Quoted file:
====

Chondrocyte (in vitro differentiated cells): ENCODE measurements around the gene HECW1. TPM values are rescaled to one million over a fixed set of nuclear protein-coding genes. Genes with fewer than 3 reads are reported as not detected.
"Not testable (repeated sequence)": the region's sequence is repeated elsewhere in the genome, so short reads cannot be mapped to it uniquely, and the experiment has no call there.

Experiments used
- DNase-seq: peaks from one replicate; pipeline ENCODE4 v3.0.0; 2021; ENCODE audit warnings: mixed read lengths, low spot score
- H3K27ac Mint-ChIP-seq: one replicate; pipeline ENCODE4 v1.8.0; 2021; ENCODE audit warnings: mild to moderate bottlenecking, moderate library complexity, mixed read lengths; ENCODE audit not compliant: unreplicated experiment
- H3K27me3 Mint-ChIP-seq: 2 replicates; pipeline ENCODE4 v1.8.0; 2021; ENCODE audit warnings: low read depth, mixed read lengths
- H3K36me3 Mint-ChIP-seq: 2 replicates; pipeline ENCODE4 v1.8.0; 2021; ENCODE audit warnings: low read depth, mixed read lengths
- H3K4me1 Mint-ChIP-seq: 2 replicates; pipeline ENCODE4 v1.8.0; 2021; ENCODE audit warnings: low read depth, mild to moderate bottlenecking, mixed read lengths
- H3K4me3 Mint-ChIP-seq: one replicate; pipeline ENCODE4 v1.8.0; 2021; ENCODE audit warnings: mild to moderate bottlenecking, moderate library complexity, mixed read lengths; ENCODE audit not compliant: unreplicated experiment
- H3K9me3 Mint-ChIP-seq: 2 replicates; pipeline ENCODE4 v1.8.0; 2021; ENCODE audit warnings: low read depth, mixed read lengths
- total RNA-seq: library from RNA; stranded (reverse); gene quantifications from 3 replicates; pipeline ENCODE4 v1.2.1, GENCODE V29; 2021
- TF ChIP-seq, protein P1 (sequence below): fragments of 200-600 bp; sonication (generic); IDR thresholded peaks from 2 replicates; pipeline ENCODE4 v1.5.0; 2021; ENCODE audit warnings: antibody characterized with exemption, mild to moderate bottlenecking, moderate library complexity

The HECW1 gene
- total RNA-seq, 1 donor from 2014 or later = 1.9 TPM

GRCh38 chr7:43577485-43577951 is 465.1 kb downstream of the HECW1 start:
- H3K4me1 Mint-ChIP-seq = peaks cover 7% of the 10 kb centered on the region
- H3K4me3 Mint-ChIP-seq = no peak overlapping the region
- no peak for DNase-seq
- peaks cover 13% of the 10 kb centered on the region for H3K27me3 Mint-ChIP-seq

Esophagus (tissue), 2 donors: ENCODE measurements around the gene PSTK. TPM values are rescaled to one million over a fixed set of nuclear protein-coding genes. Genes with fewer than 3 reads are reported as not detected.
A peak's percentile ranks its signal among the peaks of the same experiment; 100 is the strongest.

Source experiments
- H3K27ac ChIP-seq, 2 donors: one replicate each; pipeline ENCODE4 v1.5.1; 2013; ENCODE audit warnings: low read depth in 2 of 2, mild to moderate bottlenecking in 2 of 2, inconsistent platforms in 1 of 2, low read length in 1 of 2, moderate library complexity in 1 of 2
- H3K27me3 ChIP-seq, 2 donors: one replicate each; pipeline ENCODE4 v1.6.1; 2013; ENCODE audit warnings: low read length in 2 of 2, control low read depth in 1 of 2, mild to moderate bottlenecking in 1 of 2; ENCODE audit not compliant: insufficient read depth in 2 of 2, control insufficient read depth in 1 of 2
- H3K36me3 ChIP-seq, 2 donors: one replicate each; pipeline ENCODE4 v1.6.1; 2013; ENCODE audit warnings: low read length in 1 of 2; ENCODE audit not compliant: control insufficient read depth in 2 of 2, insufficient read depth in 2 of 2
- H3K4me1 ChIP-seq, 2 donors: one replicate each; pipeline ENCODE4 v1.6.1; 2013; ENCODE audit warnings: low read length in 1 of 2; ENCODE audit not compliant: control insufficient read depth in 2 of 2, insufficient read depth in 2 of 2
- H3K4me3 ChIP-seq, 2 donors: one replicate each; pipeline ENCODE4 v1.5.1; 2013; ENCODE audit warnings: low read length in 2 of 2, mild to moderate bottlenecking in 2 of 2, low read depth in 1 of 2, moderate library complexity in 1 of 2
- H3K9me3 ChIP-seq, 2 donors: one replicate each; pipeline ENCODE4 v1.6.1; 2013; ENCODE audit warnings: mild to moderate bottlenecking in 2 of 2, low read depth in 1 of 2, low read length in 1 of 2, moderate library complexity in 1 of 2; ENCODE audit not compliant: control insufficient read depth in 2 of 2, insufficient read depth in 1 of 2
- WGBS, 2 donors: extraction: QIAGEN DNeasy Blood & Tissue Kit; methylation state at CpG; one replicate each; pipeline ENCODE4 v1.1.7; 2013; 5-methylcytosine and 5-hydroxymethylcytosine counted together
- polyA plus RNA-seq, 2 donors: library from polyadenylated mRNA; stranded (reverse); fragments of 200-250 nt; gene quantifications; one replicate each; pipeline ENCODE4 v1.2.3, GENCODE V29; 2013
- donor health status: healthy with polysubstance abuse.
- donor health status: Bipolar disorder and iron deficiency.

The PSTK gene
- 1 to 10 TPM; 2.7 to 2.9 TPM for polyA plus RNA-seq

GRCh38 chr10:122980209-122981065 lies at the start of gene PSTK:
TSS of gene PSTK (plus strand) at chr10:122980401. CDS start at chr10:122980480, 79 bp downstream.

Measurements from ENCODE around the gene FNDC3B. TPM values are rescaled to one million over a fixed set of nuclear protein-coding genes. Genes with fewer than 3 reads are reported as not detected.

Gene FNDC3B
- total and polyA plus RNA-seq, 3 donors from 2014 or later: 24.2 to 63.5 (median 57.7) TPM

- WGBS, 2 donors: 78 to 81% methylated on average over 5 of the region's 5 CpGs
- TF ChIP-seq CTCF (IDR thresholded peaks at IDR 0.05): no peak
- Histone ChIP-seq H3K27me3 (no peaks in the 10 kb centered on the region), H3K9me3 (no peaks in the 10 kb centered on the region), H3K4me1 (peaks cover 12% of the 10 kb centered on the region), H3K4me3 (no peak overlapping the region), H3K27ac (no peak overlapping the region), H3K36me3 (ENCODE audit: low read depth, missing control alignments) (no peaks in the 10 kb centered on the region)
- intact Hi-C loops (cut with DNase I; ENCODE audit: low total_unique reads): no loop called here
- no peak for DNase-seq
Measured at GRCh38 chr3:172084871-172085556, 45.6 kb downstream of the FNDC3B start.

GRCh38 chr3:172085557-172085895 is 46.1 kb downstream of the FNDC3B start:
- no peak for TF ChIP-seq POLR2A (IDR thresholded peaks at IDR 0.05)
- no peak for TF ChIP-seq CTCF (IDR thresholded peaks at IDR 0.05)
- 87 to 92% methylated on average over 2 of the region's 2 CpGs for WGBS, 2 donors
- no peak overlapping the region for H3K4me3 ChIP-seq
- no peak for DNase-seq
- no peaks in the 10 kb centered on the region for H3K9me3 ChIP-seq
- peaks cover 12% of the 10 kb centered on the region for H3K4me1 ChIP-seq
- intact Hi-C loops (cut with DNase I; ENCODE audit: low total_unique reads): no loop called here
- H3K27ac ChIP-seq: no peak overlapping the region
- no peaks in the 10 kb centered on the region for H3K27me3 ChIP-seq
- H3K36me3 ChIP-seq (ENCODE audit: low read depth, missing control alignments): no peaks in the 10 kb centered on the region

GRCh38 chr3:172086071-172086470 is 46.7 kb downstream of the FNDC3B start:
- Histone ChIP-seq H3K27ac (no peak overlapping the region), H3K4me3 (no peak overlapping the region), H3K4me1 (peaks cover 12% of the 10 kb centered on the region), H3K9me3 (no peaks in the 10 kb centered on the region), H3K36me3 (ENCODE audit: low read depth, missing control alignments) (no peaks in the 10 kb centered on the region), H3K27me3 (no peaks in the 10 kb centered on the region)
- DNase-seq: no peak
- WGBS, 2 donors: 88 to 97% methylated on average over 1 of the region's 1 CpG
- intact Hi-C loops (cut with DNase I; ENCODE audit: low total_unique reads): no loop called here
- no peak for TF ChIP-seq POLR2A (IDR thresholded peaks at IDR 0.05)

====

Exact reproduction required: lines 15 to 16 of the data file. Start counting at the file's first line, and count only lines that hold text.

GRCh38 chr7:43577485-43577951 is 465.1 kb downstream of the HECW1 start:
- H3K4me1 Mint-ChIP-seq = peaks cover 7% of the 10 kb centered on the region